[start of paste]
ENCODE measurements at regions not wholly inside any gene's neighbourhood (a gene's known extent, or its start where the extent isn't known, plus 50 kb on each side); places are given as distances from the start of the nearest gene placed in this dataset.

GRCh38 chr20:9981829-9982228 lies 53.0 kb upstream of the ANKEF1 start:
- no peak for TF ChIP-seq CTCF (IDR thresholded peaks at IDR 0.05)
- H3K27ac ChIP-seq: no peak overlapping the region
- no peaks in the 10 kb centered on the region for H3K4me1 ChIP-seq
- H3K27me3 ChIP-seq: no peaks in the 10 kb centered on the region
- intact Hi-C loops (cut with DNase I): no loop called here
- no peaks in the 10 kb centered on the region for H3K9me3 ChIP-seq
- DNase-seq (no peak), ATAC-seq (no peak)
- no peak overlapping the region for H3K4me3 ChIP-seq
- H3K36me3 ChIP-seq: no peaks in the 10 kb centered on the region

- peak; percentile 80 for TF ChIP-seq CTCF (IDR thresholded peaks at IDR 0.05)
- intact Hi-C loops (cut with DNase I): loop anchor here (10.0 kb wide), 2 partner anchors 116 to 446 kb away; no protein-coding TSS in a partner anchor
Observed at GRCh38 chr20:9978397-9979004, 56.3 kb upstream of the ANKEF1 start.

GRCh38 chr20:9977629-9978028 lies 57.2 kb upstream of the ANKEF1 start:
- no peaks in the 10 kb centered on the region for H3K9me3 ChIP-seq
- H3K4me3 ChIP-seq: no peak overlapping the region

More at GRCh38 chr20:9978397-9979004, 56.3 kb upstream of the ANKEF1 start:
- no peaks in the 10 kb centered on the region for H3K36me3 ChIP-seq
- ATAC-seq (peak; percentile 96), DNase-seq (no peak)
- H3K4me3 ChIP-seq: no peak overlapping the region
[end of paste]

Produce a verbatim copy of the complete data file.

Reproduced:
ENCODE measurements at regions not wholly inside any gene's neighbourhood (a gene's known extent, or its start where the extent isn't known, plus 50 kb on each side); places are given as distances from the start of the nearest gene placed in this dataset.

GRCh38 chr20:9981829-9982228 lies 53.0 kb upstream of the ANKEF1 start:
- no peak for TF ChIP-seq CTCF (IDR thresholded peaks at IDR 0.05)
- H3K27ac ChIP-seq: no peak overlapping the region
- no peaks in the 10 kb centered on the region for H3K4me1 ChIP-seq
- H3K27me3 ChIP-seq: no peaks in the 10 kb centered on the region
- intact Hi-C loops (cut with DNase I): no loop called here
- no peaks in the 10 kb centered on the region for H3K9me3 ChIP-seq
- DNase-seq (no peak), ATAC-seq (no peak)
- no peak overlapping the region for H3K4me3 ChIP-seq
- H3K36me3 ChIP-seq: no peaks in the 10 kb centered on the region

- peak; percentile 80 for TF ChIP-seq CTCF (IDR thresholded peaks at IDR 0.05)
- intact Hi-C loops (cut with DNase I): loop anchor here (10.0 kb wide), 2 partner anchors 116 to 446 kb away; no protein-coding TSS in a partner anchor
Observed at GRCh38 chr20:9978397-9979004, 56.3 kb upstream of the ANKEF1 start.

GRCh38 chr20:9977629-9978028 lies 57.2 kb upstream of the ANKEF1 start:
- no peaks in the 10 kb centered on the region for H3K9me3 ChIP-seq
- H3K4me3 ChIP-seq: no peak overlapping the region

More at GRCh38 chr20:9978397-9979004, 56.3 kb upstream of the ANKEF1 start:
- no peaks in the 10 kb centered on the region for H3K36me3 ChIP-seq
- ATAC-seq (peak; percentile 96), DNase-seq (no peak)
- H3K4me3 ChIP-seq: no peak overlapping the region